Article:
Deodorant/antiperspirant use and hair removal practices for hidradenitis suppurativa: recommendations from a single-center survey : International Journal of Women's Dermatology

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Deodorant/antiperspirant use and hair removal practices for hidradenitis suppurativa: recommendations from a single-center survey

Cutler, Brett MDa,b; Hagstrom, Erika MDa; Greiling, Teri M. MD, PhDa,*

Author Information
International Journal of Women’s Dermatology 9(1):p e028, March 2023. | DOI: 10.1097/JW9.0000000000000028
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Clinical problem

Hidradenitis suppurativa (HS) is a chronic inflammatory skin disorder that frequently affects the axillae. Axillae are also targeted for societal hygiene practices: namely, the use of deodorants and antiperspirants and techniques for hair removal. HS is associated with an increased risk of hyperhidrosis and female hirsutism due to polycystic ovarian disease, further increasing the impact of these practices on quality of life.1,2 Patients with HS are often unsure how to appropriately target physiological body odor and hair removal without worsening their HS. A 1982 case-control study concluded simply that deodorant, shaving, and chemical depilatories are not causative of HS,3 but little guidance beyond this is available for patients or their providers.

Therapeutic solution

We conducted a single-center survey of 87 individuals, in which participants living with axillary HS consistently identified spray deodorant and laser hair removal as the most beneficial underarm hygiene practices to avoid exacerbation of HS. Conversely, solid stick deodorant and shaving with a razor were associated with increased HS severity. Over half of those surveyed reported that all deodorants/antiperspirants worsened their HS; however, topical antimicrobials (chlorhexidine or benzoyl peroxide) were beneficial for the control of body odor related to perspiration. These group experiences can be used to guide providers who advise patients about HS.

The study conclusions were drawn from a 22-question survey about HS hygiene practices. The authors attempted to call all adult patients with a diagnosis of HS seen at the Oregon Health & Science University (OHSU) dermatology clinic between October 2020 and March 2021 (n = 170). Eighty-seven patients answered their phone, of which 68 (78.2%) assented to complete the survey (Table 1). Fifty (74.6%) patients were women, reflecting the female predominance of HS.4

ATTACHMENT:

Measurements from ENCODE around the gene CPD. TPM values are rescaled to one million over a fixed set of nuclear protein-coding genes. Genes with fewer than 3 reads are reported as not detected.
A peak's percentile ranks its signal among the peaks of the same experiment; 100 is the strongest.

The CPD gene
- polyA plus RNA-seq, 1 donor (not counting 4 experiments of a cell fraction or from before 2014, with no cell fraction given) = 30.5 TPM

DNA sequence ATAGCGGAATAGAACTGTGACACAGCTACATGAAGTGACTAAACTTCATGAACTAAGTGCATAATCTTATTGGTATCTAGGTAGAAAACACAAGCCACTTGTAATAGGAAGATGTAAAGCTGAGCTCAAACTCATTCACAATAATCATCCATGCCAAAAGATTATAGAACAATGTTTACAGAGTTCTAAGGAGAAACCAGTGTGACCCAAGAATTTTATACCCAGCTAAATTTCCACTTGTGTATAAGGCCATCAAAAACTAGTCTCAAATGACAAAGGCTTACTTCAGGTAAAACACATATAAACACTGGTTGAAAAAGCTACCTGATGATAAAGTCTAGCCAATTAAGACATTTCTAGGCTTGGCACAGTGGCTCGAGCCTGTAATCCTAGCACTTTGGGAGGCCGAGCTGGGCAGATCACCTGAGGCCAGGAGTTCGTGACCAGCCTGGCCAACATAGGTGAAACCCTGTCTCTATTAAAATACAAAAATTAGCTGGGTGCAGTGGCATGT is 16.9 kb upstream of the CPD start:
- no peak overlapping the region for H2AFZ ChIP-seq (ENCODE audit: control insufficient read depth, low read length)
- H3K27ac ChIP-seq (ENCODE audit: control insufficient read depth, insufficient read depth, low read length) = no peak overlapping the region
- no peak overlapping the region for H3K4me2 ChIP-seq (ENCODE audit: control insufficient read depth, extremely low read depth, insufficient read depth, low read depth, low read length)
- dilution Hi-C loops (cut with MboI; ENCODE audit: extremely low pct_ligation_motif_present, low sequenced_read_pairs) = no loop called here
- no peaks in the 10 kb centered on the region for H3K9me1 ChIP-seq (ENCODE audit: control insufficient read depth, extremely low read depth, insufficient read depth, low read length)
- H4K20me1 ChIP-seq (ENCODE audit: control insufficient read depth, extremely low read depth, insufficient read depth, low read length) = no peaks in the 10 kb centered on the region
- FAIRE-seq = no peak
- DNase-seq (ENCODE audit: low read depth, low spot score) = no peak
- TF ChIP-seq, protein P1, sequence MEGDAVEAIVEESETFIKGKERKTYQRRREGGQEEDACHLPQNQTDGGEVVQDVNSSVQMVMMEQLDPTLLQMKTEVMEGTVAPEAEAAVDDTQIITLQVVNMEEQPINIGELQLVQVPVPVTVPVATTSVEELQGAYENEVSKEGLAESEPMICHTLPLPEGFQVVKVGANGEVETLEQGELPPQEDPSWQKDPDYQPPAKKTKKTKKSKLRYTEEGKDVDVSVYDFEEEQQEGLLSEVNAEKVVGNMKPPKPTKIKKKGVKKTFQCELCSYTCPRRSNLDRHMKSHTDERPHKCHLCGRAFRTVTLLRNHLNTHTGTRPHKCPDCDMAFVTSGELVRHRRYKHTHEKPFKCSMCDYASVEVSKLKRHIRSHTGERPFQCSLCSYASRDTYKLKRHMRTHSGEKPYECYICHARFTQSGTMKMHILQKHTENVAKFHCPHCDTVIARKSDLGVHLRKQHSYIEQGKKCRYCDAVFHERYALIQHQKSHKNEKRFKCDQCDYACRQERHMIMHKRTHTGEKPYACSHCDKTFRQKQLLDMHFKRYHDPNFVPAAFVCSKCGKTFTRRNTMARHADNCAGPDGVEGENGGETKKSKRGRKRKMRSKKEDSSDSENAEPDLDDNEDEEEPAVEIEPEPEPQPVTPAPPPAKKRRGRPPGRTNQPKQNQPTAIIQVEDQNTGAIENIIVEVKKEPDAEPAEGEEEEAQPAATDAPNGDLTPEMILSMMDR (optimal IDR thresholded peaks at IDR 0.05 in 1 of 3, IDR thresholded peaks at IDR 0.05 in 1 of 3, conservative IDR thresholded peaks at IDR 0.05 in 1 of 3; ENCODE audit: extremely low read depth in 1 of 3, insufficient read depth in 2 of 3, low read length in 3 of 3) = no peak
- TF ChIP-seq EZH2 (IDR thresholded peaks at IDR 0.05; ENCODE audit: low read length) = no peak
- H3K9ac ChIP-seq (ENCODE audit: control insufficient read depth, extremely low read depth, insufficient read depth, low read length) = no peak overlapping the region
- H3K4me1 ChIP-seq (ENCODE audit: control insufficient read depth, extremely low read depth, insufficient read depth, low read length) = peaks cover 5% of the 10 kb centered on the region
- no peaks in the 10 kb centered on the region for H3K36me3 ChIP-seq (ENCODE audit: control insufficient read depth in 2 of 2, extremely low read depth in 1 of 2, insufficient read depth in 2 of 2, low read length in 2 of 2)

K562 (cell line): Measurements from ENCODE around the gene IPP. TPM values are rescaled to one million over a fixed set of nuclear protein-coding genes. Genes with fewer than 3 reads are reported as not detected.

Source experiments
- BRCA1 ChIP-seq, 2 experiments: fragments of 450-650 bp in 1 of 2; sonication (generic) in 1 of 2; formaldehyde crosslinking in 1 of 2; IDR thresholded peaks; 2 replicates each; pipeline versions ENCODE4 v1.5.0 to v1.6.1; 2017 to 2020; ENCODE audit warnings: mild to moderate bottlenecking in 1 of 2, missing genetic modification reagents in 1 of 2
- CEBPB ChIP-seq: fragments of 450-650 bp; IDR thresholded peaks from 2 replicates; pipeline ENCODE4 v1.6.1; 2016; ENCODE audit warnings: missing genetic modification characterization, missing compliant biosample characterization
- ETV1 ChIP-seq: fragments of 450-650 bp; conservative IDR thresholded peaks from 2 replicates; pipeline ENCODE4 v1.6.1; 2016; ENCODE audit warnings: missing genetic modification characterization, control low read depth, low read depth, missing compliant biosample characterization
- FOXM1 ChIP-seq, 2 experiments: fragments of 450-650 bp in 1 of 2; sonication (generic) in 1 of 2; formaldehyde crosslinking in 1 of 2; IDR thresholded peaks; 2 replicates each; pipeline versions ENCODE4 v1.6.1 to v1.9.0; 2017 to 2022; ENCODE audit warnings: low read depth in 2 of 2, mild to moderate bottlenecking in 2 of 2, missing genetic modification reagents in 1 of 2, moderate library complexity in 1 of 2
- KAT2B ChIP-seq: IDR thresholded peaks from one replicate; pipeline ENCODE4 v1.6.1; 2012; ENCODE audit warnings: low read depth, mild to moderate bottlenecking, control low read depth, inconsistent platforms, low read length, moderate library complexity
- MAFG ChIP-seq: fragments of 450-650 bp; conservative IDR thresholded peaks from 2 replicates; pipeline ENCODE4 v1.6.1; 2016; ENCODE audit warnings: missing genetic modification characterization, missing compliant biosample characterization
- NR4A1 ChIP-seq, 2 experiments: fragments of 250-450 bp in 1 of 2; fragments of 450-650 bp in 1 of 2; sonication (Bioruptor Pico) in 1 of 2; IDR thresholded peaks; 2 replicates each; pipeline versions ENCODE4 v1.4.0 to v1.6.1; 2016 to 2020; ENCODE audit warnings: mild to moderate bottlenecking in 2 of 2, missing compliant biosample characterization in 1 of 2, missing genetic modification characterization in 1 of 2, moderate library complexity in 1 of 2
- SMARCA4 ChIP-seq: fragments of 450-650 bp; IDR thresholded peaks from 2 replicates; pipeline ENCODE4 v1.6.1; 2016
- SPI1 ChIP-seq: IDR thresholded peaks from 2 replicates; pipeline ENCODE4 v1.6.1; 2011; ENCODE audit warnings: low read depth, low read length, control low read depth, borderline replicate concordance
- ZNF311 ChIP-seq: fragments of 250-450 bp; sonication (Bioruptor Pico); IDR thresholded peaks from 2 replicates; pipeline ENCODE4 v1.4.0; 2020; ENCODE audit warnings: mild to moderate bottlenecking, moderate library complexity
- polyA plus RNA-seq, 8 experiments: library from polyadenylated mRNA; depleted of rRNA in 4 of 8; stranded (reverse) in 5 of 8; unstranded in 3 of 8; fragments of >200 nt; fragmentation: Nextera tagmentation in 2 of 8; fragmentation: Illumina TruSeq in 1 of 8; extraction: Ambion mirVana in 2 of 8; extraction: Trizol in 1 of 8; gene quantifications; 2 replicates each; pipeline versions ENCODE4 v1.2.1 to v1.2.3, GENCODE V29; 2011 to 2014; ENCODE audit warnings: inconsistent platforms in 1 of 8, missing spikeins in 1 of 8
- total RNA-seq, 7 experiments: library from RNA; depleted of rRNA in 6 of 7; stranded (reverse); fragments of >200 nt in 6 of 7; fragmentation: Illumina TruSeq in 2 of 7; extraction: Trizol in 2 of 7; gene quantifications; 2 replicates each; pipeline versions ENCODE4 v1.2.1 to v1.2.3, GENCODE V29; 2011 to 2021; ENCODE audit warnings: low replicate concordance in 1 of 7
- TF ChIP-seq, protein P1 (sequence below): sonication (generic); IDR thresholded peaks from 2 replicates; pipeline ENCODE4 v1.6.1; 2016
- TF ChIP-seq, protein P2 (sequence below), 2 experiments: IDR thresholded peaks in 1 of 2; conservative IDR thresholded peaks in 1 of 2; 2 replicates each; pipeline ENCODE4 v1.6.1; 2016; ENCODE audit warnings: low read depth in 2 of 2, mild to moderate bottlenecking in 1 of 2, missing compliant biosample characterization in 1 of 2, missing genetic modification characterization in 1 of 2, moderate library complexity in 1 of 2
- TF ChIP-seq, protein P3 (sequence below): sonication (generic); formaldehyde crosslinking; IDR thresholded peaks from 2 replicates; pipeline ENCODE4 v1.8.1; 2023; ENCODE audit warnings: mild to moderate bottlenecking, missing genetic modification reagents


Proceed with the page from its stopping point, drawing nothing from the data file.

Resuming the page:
Table 1 - Characteristics of survey respondents
Characteristic No. (%)
Age, y 6 (9.0)
 18–24 22 (32.8)
 25–34 23 (34.3)
 35–44 12 (17.9)
 45–54 0 (0)
 55–64 4 (6.0)
Sex 17 (25.4)
 Male 50 (74.6)
Race 48 (64.0)
 White 10 (13.3)
 Black/African American 5 (6.7)
 Hispanic/Latino 3 (4.0)
 Native American 2 (2.7)
 South Asian 3 (4.0)
 East Asian 1 (1.3)
 Middle Eastern 2 (2.7)
 Pacific Islander 1 (1.3)
Mean Hurley Score 1.8
Mean BMI 37.2
 Yes, current 15 (22.4)
 Yes, past 23 (34.3)
 No 29 (43.3)
BMI, body mass index.

Of the 59 participants who used deodorant/antiperspirant on their axillary HS, 31 (52.5%) reported that all products worsened their HS. Solid stick deodorant, used by 84.7% of participants, received the most ratings of “very harmful” to users’ HS (24.0%) (Fig. 1A). Spray, used by 49.1%, received the most “helpful” ratings (31.0%). Notably, the majority of participants (84.7%) had tried solid stick deodorant, whereas only 49.2% had tried spray—this likely represents a North American bias, since spray deodorants tend to be favored in the European market.5 Topical antimicrobials recommended for HS were perceived to have a positive impact on physiological body odor, with 29 of 45 (64.4%) and 18 of 27 (66.7%) of participants who used chlorhexidine solution and benzoyl peroxide wash respectively reporting these products were helpful for controlling body odor.

Figure 1.:
Survey respondents’ report of how types of deodorant/antiperspirant (A) or hair removal methods (B) affected their hidradenitis suppurativa severity.

When questioned about hair removal, 45 of 50 (90%) female and 11 of 17 (64.7%) male participants had attempted some form of depilation. Eighteen of 22 (85.7%) participants who tried laser hair removal indicated it was helpful for their HS (Fig. 1B). A higher proportion of women (38.0%) than men (11.8%) had tried this method of hair removal, and it appeared to be helpful for both genders. In contrast, shaving was rated as harmful for HS in 36/48 (75%) participants.

Conflicts of interest




Study approval


Author contributions

All authors participated in the study design, data acquisition, analysis and interpretation of the data, drafting and revising the manuscript, and final approval.


1. Hua VJ, Kuo KY, Cho HG, Sarin KY. Hyperhidrosis affects quality of life in hidradenitis suppurative: a prospective analysis. J Am Acad Dermatol 2020;82:753–754. doi: 10.1016/j.jaad.2019.08.046.
2. Garg A, Neuren E, Strunk A. Hidradenitis suppurative is associated with polycystic ovary syndrome: a population-based analysis in the United States. J Invest Dermatol 2018;138:1288–1292. doi: 10.1016/j.jid.2018.01.009.
3. Morgan WP, Leicester G. The role of depilation and deodorants in hidradenitis suppurativa. Arch Dermatol 1982;118:101–102. doi: 10.1001/archderm.1982.01650140033014.
4. Garg A, Lavian J, Lin G, Strunk A, Alloo A. Incidence of hidradenitis suppurativa in the United States: a sex- and age-adjusted population analysis. J Am Acad Dermatol 2017;77:118–122. doi: 10.1016/j.jaad.2017.02.005.
5. Matthews I. (2021, July 1). A Look Into the Antiperspirant, Deodorant Marketplace. Happi. Available at: Accessed December 21, 2022.
Copyright © 2023 The Authors. Published by Wolters Kluwer Health, Inc. on behalf of Women’s Dermatologic Society.